The Sandia and Manzano Mountains in central New Mexico are a N-S-striking, Precambrian-cored, uplift that forms the east flank of the Albuquerque Basin of the Rio Grande Rift. During the Paleoproterozoic, the Precambrian rocks exposed in the range were accreted onto the "southward" growing Laurentian craton (southward by current day coordinates). Regional plutonism occurred during accretion (ca. 1.65 Ga) and also in the Mesoproterozoic between 1.45 and 1.35 Ga; both sets of plutons intrude the older Proterozoic rocks. Within the Manzano Mountains, it is controversial whether the present fabrics and foliations record the older accretion-related event, or the Mesoproterozoic (ca. 1.4 Ga) pluton-related event. The focus of the study was to improve the understanding of the Proterozoic stratigraphy of the mountain belt, and document the style and timing of tectonic events. Major structures within the Precambrian core of the Manzano Peak Quadrangle include 1) the Monte Largo shear zone in the northwestern area of the quadrangle, 2) the Manzano Peak synclinorium; a regional fold interpreted as a second generation fold that refolds the stratigraphic section; and 3) the Estadio antiform, a third generation structure that refolds the western limb of the Manzano Peak synclinorium. Syn- or post-pluton shear zones in Estadio Canyon show both west and east side up shear, suggesting conjugate shear bands related to east-west shortening during Priest pluton emplacement. The new structural interpretation provides a refined understanding of the Paleoproterozoic stratigraphy. The supracrustal succession consists of the Sevilleta Metarhyolite at the base, overlain by the Abajo Formation (new name) of metalithic arenite and schist. The Abajo Formation grades upward into the White Ridge Quartzite and has a distinctive aluminous horizon at its top. The White Ridge Quartzite is overlain by the Estadio Schist (new name), then the Sais Quartzite. The youngest part of the succession consists of interbedded quartzites, schists and metarhyolite of the Blue Springs Formation.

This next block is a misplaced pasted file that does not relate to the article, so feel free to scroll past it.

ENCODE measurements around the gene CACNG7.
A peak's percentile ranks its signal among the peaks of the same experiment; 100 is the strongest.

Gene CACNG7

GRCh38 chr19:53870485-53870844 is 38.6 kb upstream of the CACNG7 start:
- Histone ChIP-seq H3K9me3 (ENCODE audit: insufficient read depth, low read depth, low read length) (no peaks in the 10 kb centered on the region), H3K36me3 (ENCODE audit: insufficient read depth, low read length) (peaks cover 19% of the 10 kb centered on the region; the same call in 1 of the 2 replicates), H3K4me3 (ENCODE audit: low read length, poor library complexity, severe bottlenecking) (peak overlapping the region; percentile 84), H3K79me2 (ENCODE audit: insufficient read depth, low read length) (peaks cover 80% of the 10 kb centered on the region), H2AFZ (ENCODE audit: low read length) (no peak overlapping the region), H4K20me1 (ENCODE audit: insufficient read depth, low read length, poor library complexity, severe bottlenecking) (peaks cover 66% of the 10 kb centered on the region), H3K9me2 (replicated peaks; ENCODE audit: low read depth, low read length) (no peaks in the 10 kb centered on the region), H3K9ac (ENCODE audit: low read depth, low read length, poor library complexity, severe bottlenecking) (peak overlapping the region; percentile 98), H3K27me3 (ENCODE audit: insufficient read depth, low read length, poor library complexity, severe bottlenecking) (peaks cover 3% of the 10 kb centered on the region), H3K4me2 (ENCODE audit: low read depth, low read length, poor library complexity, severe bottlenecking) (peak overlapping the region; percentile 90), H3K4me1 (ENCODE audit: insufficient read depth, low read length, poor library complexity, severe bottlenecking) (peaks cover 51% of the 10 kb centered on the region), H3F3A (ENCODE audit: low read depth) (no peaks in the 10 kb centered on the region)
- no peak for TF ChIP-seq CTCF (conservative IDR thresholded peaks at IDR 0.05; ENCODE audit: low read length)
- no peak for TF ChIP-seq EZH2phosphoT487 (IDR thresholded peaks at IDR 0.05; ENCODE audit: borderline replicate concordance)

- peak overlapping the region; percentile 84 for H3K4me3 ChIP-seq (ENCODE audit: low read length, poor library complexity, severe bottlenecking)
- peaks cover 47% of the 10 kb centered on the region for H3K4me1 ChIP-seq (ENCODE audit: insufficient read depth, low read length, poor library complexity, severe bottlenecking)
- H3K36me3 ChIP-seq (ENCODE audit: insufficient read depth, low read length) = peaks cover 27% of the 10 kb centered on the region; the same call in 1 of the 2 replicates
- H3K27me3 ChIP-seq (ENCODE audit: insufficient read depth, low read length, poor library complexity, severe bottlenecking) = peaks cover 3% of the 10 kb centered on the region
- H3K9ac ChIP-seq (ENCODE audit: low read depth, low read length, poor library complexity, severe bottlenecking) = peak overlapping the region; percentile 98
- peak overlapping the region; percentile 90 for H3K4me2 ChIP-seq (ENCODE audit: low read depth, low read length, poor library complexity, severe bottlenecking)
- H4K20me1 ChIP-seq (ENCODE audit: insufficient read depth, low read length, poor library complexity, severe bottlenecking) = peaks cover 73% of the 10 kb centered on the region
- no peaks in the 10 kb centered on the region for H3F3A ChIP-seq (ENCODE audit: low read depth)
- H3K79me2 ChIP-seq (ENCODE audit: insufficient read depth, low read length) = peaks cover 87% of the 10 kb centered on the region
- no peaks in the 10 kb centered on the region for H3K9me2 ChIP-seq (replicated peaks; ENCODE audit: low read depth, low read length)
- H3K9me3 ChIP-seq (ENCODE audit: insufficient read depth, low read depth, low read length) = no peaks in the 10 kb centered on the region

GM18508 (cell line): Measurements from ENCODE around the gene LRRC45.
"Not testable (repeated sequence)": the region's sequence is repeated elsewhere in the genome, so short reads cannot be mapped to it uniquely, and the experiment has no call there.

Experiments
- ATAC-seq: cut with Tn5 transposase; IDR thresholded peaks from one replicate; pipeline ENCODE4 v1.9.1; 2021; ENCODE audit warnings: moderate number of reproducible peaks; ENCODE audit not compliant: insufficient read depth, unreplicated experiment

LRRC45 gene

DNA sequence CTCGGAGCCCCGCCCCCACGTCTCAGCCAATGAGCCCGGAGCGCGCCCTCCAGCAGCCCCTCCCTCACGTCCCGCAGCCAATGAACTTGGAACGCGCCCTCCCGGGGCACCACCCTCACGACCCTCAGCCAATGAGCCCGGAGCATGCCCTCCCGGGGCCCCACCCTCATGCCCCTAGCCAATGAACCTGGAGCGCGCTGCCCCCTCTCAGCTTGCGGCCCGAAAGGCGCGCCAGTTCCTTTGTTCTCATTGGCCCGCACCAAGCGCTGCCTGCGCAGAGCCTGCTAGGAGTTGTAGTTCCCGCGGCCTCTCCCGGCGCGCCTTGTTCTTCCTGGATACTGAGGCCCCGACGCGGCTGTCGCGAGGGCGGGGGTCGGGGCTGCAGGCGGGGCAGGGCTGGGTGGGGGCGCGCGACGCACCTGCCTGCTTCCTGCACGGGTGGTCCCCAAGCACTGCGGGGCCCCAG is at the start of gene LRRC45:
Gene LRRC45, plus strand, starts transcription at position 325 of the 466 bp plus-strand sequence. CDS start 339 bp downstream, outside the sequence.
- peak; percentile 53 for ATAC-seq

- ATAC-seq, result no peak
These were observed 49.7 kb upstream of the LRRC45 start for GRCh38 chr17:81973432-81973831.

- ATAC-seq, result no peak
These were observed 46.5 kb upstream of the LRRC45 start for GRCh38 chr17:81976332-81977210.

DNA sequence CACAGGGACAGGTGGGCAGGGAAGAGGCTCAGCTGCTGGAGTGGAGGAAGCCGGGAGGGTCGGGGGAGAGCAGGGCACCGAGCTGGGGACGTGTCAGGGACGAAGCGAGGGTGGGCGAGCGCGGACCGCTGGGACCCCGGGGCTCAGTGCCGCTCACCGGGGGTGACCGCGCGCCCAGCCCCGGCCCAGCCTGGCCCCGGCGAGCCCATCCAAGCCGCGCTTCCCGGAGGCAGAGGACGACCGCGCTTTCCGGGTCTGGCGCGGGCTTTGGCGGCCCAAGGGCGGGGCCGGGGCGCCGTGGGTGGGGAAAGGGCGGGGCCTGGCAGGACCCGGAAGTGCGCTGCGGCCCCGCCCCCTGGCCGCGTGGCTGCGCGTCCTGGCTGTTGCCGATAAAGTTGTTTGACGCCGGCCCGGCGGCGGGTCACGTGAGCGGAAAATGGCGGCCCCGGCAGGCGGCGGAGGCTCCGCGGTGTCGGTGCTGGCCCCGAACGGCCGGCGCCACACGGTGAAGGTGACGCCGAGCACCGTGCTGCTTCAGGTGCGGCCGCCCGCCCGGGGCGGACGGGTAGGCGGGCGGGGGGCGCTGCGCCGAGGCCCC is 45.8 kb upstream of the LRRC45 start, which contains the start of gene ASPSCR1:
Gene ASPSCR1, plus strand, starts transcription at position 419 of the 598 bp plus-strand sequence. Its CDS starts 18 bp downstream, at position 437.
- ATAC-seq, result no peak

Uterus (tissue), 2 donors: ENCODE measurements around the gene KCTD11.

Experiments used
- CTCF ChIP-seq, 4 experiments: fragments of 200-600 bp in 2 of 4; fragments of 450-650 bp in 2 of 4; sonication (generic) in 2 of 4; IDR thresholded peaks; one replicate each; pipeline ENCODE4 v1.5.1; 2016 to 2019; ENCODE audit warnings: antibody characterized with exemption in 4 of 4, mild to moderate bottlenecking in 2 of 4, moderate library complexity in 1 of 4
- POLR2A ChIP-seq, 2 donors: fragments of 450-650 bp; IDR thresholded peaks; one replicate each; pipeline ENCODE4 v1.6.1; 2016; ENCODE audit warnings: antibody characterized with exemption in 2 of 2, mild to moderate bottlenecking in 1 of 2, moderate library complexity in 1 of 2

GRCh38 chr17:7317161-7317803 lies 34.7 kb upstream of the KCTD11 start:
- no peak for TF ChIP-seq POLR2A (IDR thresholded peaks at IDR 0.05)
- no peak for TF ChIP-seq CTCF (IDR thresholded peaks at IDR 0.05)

Earth and Planetary Sciences
Level of Degree
Department of Earth and Planetary Sciences
First Committee Member (Chair)
Second Committee Member
Tectonics, Tectonic Evolution, Manzano Peak Quadrangle, Manzano Peak
Baer, Shannon H.. "Geologic and tectonic evolution of the Manzano Peak Quadrangle, central New Mexico." (2004). http://digitalrepository.unm.edu/eps_etds/3